The biggest problem that I see with OnLive is how much bandwidth it'll eat up. I'm not talking in terms of lag or anything (my isp is more than fast enough) but with many isps thinking of putting caps on. This will eat through any normal cap you have rather quickly and end up having you pay your isp into debt within a month if you use it alot.
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Old 2009-03-27, 14:41   Link #9
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^ Not even mentioning the need for an extremely stable connection and it isn't mobile even if you want to play a single-player game.
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Old 2009-03-27, 21:23   Link #10
gummybear
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This is another one of those "it look good on paper in theory" thing in life.

Yes in theory that you save a lot of money because __________. However sadly this world we live in goes by the "no free lunch" rule.

Problem 1: They argue that they are saving you a lot of money because "they are the one providing" the hardware. Think about it first, why do people buy new hardware in the first place? To improve the game play. Yet who's to say that they will keep their hardwares up to date? it's a business, they are just going to keep everything to minimum to keep profit high. Remember the cyber cafes back when Counter strike and Diable2 was still hot? Remember how we all spend our time and money there because "they have the hardware"? Then you will remember how crappy their hardwares must be just so everything was kept to minimum to keep the profit high. It's no different, hardware cost money, why should they keep changing if everything is "working", and when I say "working" it doesn't mean "oh look everything is running smoothly", it just simply means "yay we got the lights to turn on, time to go smoke some pot".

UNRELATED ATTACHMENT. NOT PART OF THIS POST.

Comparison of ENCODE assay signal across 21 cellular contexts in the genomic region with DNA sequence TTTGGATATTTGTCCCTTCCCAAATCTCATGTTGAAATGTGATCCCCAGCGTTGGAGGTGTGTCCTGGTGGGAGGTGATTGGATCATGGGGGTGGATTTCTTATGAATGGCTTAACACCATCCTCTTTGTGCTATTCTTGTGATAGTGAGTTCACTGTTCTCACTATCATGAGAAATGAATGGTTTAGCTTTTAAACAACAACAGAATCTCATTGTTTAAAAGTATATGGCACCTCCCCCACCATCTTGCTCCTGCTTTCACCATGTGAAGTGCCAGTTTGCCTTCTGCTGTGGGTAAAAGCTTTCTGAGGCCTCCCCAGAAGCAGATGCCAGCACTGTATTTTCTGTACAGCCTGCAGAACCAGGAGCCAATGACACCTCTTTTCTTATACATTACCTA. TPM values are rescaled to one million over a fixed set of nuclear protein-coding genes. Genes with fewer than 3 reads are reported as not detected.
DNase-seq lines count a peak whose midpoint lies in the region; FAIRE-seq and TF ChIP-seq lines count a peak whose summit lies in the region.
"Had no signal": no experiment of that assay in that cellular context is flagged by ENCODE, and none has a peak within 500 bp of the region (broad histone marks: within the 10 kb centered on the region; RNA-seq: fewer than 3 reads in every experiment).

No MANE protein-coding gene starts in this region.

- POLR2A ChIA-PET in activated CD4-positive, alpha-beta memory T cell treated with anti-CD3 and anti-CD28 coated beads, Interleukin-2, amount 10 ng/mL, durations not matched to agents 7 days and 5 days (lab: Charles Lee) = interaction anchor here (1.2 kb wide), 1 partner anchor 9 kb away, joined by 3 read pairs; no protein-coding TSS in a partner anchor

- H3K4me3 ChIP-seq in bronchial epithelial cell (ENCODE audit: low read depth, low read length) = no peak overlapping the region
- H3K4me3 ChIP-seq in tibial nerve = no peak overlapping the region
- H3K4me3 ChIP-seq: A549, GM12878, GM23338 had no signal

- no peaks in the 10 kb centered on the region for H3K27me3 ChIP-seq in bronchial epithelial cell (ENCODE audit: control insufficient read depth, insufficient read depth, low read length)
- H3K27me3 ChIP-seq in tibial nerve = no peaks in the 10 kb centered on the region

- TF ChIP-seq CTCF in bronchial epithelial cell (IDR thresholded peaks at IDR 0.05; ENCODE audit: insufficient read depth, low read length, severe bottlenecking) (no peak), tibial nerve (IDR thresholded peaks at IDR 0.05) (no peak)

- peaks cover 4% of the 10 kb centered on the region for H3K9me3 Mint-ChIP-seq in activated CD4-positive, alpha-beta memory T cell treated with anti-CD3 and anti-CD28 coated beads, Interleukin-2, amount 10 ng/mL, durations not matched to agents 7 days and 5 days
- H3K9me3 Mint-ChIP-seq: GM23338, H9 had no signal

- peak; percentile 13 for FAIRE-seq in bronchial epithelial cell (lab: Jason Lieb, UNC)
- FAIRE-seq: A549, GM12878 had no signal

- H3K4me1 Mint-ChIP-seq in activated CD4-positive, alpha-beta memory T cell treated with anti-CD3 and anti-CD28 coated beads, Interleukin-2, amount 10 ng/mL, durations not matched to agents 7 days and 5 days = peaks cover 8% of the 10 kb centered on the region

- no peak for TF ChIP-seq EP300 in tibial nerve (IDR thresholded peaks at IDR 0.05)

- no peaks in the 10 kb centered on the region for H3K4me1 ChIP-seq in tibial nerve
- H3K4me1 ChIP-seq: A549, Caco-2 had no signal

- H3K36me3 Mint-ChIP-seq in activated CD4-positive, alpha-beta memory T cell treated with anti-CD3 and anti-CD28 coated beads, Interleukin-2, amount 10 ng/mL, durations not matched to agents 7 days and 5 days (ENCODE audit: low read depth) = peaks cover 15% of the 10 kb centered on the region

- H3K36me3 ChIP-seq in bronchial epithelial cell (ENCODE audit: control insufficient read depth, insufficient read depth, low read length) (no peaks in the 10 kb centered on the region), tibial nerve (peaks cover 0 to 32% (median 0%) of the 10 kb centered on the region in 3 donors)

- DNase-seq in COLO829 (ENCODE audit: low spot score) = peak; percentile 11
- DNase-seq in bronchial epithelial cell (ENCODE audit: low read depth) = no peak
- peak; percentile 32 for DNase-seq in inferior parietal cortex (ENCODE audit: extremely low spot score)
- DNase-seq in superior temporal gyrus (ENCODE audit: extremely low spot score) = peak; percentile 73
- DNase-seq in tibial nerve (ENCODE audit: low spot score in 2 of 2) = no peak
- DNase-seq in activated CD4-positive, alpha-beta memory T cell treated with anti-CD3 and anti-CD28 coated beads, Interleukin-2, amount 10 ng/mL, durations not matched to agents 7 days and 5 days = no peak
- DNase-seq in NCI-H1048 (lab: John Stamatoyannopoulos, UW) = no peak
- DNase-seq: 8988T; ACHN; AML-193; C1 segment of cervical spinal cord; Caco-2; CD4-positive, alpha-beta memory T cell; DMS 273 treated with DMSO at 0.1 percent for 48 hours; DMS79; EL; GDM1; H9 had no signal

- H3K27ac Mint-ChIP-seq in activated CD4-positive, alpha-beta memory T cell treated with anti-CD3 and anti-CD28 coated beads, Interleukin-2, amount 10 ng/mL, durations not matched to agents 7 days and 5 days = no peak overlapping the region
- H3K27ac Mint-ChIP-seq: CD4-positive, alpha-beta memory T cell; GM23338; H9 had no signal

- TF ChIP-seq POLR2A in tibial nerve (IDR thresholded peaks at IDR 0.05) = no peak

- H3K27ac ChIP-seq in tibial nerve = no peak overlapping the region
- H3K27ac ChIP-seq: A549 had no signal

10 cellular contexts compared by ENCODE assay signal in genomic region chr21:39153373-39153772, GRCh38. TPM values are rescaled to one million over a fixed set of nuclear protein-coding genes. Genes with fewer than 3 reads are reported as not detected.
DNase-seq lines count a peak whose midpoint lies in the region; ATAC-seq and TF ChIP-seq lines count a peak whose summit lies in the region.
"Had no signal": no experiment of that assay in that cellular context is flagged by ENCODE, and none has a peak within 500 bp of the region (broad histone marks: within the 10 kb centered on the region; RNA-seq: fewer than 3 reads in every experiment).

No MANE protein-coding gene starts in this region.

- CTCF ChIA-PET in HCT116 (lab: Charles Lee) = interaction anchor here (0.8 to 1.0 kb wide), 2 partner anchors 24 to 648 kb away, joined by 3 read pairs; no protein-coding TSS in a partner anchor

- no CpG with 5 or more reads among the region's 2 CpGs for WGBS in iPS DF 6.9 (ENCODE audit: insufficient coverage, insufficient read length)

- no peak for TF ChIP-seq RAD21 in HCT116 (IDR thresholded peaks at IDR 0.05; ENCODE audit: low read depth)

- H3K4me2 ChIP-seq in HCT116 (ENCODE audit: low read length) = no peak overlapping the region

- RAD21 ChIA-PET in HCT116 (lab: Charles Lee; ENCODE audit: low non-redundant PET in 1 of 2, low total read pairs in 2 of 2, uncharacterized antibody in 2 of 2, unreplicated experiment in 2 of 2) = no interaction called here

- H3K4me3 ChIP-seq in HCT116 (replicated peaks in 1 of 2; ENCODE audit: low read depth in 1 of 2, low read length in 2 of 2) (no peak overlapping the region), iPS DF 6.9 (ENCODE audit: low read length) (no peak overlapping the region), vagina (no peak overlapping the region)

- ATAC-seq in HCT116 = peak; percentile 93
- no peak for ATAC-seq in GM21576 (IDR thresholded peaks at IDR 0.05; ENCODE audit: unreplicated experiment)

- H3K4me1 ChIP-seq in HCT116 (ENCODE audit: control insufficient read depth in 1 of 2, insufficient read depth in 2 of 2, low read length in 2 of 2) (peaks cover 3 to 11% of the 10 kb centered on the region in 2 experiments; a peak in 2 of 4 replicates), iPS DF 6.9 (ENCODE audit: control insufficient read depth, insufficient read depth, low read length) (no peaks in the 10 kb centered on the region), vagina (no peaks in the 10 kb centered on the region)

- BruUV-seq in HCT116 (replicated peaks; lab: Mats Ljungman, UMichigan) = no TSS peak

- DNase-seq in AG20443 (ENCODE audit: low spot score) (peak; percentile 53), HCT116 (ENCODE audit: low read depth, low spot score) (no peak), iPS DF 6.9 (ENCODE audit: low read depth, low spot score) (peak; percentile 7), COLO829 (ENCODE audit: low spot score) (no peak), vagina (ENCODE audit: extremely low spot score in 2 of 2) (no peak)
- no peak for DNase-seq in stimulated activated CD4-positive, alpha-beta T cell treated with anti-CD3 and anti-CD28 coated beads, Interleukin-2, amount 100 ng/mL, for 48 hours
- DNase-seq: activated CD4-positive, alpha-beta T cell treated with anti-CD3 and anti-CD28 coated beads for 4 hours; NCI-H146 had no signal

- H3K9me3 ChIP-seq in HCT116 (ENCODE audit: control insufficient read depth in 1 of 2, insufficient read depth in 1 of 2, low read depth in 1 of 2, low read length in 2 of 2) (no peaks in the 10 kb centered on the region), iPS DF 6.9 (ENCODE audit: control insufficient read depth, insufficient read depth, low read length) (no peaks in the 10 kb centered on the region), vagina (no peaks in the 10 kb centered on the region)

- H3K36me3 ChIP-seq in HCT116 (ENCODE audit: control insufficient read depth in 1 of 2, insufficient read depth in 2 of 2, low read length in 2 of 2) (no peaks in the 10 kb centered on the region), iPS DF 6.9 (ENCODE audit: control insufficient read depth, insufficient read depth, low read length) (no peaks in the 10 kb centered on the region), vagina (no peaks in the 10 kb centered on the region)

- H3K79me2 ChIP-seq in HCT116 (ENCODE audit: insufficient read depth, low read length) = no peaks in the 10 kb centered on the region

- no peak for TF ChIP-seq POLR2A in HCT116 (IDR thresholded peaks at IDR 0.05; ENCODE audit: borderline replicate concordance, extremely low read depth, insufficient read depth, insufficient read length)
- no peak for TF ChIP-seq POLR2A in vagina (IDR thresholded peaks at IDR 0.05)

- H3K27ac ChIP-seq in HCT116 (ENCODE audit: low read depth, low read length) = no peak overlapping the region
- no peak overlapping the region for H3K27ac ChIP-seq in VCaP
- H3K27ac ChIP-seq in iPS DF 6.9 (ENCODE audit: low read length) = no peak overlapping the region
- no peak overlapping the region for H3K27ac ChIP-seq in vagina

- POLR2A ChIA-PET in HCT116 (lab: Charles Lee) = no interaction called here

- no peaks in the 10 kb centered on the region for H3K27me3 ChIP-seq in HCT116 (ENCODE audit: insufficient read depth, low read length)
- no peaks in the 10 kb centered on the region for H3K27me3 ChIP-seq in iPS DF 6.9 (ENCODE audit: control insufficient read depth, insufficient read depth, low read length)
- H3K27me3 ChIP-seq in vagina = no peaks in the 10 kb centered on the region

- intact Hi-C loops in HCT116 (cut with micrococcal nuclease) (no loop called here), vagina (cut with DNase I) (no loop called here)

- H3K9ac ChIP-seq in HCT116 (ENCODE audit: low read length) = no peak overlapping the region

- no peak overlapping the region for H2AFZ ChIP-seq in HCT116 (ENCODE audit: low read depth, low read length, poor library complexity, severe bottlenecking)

Problem 2: The internet connection. I don't think I need to say much since this is the first issue raised by you guys. The bottomline is that not everyone have T3 connections to run things at speed of 1:1, there will be time lag between connections and even chokes or spikes.

Problem 3: You know what, let me just quote this:
http://www.biblegateway.com/passage/...26;&version=9;
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Old 2009-03-27, 23:24   Link #11
WanderingKnight